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Part I: Billions Of Dollars Of Unemployment Aid Stolen From State Likely Won't Be Recovered

Editor's Note: This is Part I of Andy Sheehan's investigation into billions of dollars of unemployment fraud in the state of Pennsylvania.

PITTSBURGH (KDKA) -- The pandemic has been tough on Carrie Trisch. Her husband, John, is out of work, recovering from open heart surgery, and in October she lost her job at a law firm. To add insult to injury, the state has denied her benefit claim.

"When I applied for unemployment, it came back flagged," Trisch said. "Somebody had already applied in my name ... Somebody stole my identity."

Trisch is just one of hundreds of thousands of Pennsylvanians victimized by unemployment ID theft. While the couple struggles to get by in their small Rankin home, cyber criminals have gotten rich, siphoning off billions of dollars from the state's unemployment system.

And as state and federal authorities are prosecuting about a dozen domestic thieves, Haywood Talcove, the CEO of government business for the security firm LexisNexis, said the lion's share of the money is now in the hands of international cyber criminal organizations in places like Nigeria, China, Russia and Romania.

"That money -- 70 percent of it -- went overseas to transnational criminal groups," he said. "They will never be able to arrest the individuals who did this because 70 percent of them don't live in this country. They've converted that money into anonymous wallets, then converted it into bitcoin, and it's now being used for nefarious purposes."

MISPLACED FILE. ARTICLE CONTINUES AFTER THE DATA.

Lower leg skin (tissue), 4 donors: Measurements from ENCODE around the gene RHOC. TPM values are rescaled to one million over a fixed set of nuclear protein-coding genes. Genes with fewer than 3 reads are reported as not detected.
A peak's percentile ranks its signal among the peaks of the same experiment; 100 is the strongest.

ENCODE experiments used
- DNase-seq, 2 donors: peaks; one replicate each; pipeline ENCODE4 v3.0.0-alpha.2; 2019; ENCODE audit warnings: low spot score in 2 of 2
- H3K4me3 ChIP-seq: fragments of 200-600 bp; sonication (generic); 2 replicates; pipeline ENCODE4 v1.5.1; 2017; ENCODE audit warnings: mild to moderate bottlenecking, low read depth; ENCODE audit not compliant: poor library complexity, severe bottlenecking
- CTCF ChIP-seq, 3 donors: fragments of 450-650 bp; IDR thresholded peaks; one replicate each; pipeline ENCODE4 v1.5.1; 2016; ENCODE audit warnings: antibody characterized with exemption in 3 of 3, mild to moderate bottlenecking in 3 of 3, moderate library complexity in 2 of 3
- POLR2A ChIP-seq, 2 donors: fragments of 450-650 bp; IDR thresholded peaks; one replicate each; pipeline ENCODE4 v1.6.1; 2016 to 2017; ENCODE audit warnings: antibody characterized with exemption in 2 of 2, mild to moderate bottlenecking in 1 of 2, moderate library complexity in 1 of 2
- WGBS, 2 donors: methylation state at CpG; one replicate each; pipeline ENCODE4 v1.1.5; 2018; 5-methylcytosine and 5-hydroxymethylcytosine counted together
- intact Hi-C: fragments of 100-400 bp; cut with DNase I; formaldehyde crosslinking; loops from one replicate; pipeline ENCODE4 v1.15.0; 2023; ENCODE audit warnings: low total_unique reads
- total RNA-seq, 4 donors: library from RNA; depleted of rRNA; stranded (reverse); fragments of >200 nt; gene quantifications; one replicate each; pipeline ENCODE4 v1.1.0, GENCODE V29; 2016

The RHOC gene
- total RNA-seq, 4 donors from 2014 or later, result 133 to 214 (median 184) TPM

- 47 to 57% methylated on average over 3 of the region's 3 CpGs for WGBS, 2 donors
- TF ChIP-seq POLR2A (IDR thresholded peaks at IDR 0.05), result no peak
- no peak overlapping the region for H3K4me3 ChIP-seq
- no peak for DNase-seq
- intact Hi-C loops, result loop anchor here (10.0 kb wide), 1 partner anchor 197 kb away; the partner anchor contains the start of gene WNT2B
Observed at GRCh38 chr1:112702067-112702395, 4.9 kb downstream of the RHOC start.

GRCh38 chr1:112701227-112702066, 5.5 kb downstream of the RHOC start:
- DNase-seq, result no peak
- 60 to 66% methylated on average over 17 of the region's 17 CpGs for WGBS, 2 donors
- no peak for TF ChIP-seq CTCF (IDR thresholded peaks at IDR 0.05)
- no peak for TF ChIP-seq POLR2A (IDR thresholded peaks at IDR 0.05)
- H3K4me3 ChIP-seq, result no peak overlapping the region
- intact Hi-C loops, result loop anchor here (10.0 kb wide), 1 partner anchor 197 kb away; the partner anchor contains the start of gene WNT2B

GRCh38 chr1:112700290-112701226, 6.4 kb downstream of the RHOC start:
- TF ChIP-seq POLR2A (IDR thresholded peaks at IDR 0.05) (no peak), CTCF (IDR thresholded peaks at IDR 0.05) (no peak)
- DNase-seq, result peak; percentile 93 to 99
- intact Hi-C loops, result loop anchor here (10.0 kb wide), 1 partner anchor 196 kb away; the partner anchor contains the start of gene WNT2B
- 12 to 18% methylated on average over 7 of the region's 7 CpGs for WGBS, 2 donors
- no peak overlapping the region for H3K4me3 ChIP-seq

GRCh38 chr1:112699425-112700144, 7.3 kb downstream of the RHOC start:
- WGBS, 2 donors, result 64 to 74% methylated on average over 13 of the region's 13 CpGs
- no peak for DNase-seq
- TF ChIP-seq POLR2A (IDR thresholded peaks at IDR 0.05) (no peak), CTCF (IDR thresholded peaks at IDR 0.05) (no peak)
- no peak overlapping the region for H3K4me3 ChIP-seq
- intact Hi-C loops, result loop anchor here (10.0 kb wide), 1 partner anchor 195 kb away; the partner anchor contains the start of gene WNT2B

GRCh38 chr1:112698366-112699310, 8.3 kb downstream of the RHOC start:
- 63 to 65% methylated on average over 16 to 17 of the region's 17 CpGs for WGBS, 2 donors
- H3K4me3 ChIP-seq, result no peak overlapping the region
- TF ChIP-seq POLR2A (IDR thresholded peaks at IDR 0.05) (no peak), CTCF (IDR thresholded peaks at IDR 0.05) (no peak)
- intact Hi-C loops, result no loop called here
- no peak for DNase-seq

Talcove said that by using his firm's tracking data of international cyber thefts and the federal government's estimate of 18 percent fraud, Pennsylvania has shelled out $10 billion to fraudsters, most of them overseas. The Pennsylvania Department of Labor and Industry won't say how much money is missing.

WATCH: Andy Sheehan's full interview

"Could you imagine if a bank or an e-retailer lost the amount of money that the state of Pennsylvania has?" Talcove asked. "They wouldn't be in business. I can tell you this as a CEO: I wouldn't have a job and probably wouldn't have a company."

Trisch said her funds are running low.

"We have a little bit of saving but how long do you go before you're depleting that because you can't get anywhere with unemployment?" she asked.

In a late effort to stop the bleeding, the state is now backlogged in trying to verify new claims. Now, Pennsylvanians like Trisch are trying to talk with someone at Labor and Industry to verify claim, but are left on perpetual hold.

"It's four months going on five, and when I talked to them Monday, there was still 73,000 people in front of me that needed a return phone call," she said.

Talcove said the money stolen from the state is gone for good, and the only way to stop the fraud is to prevent it. He said it could happen by using the same identification screening technology used by banks and e-retailers like Amazon. But for now, Talcove said, the state is leaving its people to pay the price.

"Their citizens are being treated worse than the transnational criminals who are stealing from their state," he said.

Click here for Part II of Andy Sheehan's report.

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